One of my landlord clients who has successfully defeated a nuisance claim brought by her tenants under the tenancy deposit protection legislation, has reported an interesting conversation she had with the Judge. Apparently the Judge said that the judiciary generally are unhappy with the legislation. The main reason being the automatic aspect, as they do not like having their decision power taken away from them.
That’s fair enough and I can understand their point of view. The trouble is, that if the Judges have a discretion whether to make the award or not, it makes it impossible for us advisors to give any meaningful advice. Inevitably different Judges will decide similar cases in different ways. This will result in injustice overall, as it is inequitable for a tenant’s right to an award to depend on the particular viewpoint of the Judge concerned (who may not be experienced in housing work). If the award is automatic then people know where they are.
It is important also to understand the reason for the legislation in the first place. It is to force landlords (many of whom are still in denial) to use the tenancy deposit protection scheme. A scheme set up to protect tenants from the injustice of landlords (not all of them by any means but a fair number) effectively stealing tenants money by unreasonably refusing to return deposits.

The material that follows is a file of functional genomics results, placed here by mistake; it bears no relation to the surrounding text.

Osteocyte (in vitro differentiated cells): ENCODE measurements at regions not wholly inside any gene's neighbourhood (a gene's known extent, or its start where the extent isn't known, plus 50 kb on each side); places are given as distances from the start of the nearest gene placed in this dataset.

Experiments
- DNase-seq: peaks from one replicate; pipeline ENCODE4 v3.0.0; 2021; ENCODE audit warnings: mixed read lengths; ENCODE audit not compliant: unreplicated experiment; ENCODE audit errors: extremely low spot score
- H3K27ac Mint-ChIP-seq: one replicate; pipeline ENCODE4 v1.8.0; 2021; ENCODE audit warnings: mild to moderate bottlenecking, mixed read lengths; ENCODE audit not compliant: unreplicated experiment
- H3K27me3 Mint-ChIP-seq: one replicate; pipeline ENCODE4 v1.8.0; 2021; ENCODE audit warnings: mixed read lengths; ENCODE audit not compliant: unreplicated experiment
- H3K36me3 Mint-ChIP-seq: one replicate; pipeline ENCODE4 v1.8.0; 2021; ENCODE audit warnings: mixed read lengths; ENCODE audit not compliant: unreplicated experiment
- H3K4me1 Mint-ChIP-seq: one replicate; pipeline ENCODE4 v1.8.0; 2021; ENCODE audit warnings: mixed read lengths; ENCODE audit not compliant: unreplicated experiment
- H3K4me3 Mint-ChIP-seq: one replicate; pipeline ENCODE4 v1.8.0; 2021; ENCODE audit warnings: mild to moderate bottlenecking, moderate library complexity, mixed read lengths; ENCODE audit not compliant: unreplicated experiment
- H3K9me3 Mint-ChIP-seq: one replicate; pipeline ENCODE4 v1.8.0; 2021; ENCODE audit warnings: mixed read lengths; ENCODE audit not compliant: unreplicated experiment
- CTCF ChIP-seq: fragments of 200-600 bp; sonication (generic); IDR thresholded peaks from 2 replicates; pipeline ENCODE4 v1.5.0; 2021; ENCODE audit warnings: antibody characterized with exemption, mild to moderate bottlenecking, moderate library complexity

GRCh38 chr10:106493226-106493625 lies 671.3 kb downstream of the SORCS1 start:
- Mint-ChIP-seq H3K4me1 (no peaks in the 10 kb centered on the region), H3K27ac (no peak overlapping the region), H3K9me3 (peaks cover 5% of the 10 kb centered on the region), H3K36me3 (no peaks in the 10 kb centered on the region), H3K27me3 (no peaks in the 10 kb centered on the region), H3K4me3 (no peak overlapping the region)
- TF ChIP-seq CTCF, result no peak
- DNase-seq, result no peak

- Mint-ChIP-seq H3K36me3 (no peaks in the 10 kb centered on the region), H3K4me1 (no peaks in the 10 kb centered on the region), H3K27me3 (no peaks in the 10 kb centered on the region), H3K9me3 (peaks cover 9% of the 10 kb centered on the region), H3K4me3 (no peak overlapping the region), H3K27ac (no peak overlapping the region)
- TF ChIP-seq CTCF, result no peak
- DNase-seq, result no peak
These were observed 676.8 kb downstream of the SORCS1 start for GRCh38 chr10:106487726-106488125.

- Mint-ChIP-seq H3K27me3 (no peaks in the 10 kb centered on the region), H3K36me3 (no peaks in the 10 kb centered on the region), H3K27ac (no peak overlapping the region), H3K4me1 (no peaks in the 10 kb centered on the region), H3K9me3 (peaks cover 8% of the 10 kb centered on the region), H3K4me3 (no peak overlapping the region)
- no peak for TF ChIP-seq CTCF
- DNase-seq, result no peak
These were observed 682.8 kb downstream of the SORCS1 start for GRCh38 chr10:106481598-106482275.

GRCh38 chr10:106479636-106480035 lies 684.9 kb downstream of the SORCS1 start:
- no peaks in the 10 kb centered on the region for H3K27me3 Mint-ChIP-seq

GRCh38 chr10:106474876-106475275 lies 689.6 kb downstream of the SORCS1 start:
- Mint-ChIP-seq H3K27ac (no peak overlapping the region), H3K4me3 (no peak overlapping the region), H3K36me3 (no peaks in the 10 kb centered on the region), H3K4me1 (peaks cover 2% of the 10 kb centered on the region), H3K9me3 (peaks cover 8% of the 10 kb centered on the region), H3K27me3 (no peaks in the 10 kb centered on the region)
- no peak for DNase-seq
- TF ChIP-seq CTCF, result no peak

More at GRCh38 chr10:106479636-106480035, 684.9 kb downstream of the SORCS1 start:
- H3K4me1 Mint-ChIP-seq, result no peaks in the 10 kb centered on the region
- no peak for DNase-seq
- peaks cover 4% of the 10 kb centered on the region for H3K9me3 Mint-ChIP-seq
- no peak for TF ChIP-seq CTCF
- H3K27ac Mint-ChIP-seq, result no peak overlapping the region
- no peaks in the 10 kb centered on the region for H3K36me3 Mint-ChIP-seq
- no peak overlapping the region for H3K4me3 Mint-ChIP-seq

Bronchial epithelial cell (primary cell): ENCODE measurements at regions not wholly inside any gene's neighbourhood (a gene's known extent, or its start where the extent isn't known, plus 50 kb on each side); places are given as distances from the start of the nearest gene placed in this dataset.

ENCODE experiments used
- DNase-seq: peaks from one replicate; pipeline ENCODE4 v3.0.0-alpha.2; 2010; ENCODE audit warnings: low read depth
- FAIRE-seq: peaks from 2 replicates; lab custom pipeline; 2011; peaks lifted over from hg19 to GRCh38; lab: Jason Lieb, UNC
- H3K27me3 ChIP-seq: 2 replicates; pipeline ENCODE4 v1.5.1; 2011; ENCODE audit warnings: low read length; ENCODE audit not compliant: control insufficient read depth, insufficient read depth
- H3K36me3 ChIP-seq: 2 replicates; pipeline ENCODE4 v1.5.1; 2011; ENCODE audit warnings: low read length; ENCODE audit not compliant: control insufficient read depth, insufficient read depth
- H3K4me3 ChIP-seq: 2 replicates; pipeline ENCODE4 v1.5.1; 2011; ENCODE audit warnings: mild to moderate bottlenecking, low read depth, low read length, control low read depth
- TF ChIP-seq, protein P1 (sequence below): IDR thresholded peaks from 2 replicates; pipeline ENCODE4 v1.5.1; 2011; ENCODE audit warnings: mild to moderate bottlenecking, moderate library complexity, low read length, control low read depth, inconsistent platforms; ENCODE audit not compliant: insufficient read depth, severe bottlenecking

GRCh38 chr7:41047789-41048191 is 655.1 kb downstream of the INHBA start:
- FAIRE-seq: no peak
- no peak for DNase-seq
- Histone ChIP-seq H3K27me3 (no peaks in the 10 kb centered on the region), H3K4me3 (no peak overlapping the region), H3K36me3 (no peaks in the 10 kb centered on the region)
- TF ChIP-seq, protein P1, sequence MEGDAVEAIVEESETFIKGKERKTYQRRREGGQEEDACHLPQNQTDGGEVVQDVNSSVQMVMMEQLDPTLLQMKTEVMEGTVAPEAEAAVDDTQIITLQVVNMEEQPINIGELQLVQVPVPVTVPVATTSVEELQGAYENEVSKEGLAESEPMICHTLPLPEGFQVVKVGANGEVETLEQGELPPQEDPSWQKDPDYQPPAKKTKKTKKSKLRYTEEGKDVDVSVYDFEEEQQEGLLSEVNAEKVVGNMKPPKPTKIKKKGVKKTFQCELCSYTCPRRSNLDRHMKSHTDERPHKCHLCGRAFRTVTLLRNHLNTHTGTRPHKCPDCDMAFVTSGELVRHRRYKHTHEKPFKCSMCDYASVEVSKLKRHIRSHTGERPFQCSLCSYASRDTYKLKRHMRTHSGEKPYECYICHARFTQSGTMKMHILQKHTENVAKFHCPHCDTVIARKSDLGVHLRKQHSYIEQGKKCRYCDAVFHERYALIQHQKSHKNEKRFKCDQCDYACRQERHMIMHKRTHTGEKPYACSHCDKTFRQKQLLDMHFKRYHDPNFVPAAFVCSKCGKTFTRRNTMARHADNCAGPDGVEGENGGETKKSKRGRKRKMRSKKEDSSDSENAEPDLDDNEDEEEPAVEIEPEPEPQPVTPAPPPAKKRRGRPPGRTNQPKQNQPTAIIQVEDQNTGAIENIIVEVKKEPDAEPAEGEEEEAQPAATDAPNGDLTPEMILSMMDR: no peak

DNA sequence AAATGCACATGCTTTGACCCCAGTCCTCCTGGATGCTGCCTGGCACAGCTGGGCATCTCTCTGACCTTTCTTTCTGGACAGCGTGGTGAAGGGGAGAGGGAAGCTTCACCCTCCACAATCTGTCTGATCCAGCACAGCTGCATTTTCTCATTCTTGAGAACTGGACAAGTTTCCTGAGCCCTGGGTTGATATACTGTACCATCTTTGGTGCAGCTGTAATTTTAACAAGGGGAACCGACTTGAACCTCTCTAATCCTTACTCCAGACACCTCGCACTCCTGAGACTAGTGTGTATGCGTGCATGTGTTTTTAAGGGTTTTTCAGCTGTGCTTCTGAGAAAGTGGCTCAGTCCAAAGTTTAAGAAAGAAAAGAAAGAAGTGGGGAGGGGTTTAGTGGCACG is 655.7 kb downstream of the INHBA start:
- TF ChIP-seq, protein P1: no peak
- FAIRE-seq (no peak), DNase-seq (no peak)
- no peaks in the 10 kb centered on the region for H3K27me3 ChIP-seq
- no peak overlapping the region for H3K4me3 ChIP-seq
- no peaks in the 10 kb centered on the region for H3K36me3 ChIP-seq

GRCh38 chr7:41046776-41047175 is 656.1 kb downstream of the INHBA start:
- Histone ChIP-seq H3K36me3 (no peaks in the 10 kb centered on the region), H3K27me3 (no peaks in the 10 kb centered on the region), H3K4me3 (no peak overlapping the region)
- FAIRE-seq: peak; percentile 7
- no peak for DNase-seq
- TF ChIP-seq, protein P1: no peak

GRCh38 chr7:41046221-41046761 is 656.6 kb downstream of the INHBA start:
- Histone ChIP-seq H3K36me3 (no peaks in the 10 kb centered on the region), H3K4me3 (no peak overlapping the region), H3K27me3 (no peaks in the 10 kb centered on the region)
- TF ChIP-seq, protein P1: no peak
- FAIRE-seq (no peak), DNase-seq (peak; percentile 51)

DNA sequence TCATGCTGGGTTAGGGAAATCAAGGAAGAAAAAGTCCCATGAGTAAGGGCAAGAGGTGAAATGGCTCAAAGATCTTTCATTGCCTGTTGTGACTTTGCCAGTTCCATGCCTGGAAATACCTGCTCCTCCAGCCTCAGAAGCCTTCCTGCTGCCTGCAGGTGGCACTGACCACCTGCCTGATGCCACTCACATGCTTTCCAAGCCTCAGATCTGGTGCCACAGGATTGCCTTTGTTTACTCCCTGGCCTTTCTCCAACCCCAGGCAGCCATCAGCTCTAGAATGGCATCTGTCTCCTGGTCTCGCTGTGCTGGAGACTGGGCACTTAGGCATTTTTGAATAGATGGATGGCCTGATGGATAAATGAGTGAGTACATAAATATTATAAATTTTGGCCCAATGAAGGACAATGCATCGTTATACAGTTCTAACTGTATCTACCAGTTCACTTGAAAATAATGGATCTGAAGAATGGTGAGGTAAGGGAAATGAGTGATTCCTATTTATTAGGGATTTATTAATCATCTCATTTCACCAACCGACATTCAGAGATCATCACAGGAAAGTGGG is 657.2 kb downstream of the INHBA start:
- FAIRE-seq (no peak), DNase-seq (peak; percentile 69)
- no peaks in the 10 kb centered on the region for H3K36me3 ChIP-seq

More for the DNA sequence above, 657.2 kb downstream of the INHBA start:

If landlords see a window of opportunity many of them will continue to refuse to protect deposits, rendering the new scheme useless. It will of course mostly be the ‘bad landlords’ who will do this – ‘good landlords’ are on the whole already compliant.
So automatic penalties are the best way of preventing avoidance. It is harsh justice on those who offend through ignorance, however this is not the only field where ignorance of the law is no defence – and there are many sources of free help and information. This legislation has been in force for over a year now – there is really no excuse for non compliance any more.
Incidentially, my client had protected her deposit and had the paperwork to prove it.